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Commercial Shark Fishery Observer Program

Final Report Abstracts

1999 Final Report Abstract
George Burgess and Alexia Morgan

The southeastern United States commercial shark fishery has been monitored by the Commercial Shark Fishery Observer Program (CSFOP) since 1994. This report covers the period from 1 January 1999 to 31 December 1999 and serves, in tandem with Burgess and Morgan (2002), as final report for grant NA97FF0041. Data gathered during this time period was compiled and entered into the CSFOP database and analyzed for fishery and biological life history trends. During 1999 the CSFOP encountered great difficulty in placing observers aboard cooperating vessels, thus we were forced to make repeated trips on a limited number of participating vessels, resulting in a low yearly number of observed vessels. As a result, federal confidentiality regulations preclude presentation of the seasonal and regional analyses we traditionally include in our final reports. All raw regional data generated for 1999, however, has been transferred to the NMFS. Total on-vessel fishing mortality of sharks was 90.3%, including a cryptic mortality of 40.8% largely incurred by small coastal sharks retained for at-sea use as bait. The large coastal shark catch (LC), which comprised 59.0% of the total shark catch (TC), consisted primarily of sandbar (Carcharhinus plumbeus, 24.9% TC and 42.2% of LC), tiger (Galeocerdo cuvier, 12.1% LC) and blacktip (Carcharhinus limbatus, 10.0% LC) sharks. The overfished dusky shark (Carcharhinus obscurus) represented only 5.5% of the TC and 9.4% of the LC. Small coastal sharks comprised 40.4% of the total shark catch. The Atlantic sharpnose shark (Rhizoprionodon terraenovae), the species most often encountered in the small coastal shark catch (94.1% of SC), also was the single most frequently captured shark (38.0% TC) in the fishery. Data is presented on species specific survivability as related to the stresses of longline capture. Of the species caught, nurse (Ginglymostoma cirratum), sandtiger (Carcharias taurus), smooth dogfish (Mustelus canis), mako (Isurus oxyrinchus), tiger, lemon (Negaprion brevirostris), and sandbar sharks are considered hardy to moderately hardy; scalloped hammerhead (Sphyrna lewini), spinner (Carcharhinus brevipinna), sharpnose, dusky, white (Carcharodon carcharias), blacknose (Carcharhinus acronotus), blacktip, silky (Carcharhinus falciformis), and great hammerhead sharks were less hardy. Measures to protect any of the latter group of sharks by prohibiting the landing of the species will have only a limited positive affect because of high fishing mortality. Bycatch, mostly groupers, redfish, cobia, skates and rays, was generally low and most often occurred near reefs and hard bottom. Two sea turtles were captured and released alive and one hooked dolphin escaped at the vessel. Observers continued to tag live release sharks using tags provided by the NMFS Apex Predator Program, Narragansett, RI.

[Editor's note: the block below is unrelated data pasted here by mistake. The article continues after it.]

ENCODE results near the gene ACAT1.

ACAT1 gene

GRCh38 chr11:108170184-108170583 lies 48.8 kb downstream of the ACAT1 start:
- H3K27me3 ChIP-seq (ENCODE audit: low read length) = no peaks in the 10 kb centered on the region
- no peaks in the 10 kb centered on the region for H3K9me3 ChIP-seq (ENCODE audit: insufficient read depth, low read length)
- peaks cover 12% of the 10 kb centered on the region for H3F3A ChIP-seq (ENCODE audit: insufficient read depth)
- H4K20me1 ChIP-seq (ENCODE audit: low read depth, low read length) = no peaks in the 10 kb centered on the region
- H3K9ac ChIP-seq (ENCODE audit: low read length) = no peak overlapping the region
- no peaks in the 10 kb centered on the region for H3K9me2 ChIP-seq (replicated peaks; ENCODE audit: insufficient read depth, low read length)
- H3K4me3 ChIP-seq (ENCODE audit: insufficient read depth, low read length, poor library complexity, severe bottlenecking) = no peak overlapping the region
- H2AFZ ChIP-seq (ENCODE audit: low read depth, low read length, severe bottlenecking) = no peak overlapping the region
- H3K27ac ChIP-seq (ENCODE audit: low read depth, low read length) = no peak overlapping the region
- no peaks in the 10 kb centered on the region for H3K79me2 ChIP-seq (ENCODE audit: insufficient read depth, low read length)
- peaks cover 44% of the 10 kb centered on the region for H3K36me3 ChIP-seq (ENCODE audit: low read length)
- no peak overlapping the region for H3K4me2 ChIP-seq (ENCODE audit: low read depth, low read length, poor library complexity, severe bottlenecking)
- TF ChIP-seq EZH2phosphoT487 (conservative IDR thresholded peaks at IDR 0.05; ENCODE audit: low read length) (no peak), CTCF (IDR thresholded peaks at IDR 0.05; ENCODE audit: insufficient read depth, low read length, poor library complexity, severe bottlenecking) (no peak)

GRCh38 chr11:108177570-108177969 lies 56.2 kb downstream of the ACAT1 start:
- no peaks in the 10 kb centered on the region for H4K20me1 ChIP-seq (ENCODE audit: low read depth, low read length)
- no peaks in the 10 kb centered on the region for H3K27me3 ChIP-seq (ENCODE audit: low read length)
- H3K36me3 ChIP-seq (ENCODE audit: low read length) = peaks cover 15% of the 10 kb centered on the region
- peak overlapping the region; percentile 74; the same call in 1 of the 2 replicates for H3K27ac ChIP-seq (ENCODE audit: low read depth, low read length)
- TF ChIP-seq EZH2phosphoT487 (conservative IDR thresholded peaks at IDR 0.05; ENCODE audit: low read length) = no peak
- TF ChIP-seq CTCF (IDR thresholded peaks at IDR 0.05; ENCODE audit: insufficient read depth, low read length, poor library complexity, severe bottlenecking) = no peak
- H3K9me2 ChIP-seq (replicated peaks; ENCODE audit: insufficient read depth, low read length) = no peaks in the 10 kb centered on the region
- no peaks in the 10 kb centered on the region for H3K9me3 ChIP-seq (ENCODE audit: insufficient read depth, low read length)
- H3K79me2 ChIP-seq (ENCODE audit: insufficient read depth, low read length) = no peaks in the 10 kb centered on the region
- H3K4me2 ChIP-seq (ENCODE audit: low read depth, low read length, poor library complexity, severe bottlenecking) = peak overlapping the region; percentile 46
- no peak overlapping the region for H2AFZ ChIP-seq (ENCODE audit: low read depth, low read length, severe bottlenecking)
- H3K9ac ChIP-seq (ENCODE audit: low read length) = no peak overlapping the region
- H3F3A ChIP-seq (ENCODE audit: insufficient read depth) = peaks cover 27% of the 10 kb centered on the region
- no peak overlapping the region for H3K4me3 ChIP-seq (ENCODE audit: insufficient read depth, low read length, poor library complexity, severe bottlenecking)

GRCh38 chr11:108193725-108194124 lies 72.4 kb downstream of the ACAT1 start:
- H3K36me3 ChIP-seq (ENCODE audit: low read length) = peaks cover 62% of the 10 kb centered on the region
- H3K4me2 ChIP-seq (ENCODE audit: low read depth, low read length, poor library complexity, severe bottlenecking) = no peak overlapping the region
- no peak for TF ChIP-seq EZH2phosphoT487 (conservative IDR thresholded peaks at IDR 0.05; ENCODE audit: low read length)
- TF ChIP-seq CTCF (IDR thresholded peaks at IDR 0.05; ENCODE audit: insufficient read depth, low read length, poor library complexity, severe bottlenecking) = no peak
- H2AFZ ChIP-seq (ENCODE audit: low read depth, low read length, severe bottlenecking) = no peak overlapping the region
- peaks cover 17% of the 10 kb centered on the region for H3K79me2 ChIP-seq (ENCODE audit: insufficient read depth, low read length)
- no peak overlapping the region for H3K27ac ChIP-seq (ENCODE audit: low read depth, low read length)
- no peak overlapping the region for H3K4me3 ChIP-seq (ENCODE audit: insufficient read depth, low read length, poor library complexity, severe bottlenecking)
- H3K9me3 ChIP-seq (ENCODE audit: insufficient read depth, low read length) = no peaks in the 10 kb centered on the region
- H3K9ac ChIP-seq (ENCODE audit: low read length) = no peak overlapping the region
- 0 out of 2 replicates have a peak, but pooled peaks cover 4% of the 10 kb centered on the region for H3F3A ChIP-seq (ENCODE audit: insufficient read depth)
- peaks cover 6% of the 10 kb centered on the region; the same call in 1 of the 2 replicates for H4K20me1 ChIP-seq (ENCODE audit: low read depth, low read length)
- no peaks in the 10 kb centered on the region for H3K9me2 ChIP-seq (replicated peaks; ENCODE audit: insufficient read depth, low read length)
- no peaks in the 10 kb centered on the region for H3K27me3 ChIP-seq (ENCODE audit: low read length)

Reprinted from: FINAL REPORT- NA97FF0041- Renewal of an observer program to monitor the directed commercial shark fishery in the Gulf of Mexico and South Atlantic," July 2003.